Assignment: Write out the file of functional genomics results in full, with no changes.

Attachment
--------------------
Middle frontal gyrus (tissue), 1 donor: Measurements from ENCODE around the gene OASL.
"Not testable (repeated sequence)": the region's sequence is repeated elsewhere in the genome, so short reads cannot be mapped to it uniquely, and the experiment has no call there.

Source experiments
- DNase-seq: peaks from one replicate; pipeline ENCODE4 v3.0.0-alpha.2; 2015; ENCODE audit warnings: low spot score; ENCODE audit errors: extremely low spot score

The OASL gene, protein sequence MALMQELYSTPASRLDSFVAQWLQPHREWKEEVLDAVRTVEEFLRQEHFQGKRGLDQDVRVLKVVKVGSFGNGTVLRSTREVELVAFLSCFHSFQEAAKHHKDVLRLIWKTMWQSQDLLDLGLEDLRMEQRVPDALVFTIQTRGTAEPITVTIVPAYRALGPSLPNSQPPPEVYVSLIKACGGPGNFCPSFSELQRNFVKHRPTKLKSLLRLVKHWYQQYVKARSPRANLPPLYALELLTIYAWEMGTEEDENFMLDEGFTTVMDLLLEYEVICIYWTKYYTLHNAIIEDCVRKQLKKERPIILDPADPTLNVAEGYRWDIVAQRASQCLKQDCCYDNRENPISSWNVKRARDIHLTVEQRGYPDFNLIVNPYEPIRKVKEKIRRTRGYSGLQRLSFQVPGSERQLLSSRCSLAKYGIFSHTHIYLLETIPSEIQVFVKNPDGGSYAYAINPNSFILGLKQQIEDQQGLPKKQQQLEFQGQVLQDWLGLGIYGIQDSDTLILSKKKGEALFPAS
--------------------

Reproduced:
Middle frontal gyrus (tissue), 1 donor: Measurements from ENCODE around the gene OASL.
"Not testable (repeated sequence)": the region's sequence is repeated elsewhere in the genome, so short reads cannot be mapped to it uniquely, and the experiment has no call there.

Source experiments
- DNase-seq: peaks from one replicate; pipeline ENCODE4 v3.0.0-alpha.2; 2015; ENCODE audit warnings: low spot score; ENCODE audit errors: extremely low spot score

The OASL gene, protein sequence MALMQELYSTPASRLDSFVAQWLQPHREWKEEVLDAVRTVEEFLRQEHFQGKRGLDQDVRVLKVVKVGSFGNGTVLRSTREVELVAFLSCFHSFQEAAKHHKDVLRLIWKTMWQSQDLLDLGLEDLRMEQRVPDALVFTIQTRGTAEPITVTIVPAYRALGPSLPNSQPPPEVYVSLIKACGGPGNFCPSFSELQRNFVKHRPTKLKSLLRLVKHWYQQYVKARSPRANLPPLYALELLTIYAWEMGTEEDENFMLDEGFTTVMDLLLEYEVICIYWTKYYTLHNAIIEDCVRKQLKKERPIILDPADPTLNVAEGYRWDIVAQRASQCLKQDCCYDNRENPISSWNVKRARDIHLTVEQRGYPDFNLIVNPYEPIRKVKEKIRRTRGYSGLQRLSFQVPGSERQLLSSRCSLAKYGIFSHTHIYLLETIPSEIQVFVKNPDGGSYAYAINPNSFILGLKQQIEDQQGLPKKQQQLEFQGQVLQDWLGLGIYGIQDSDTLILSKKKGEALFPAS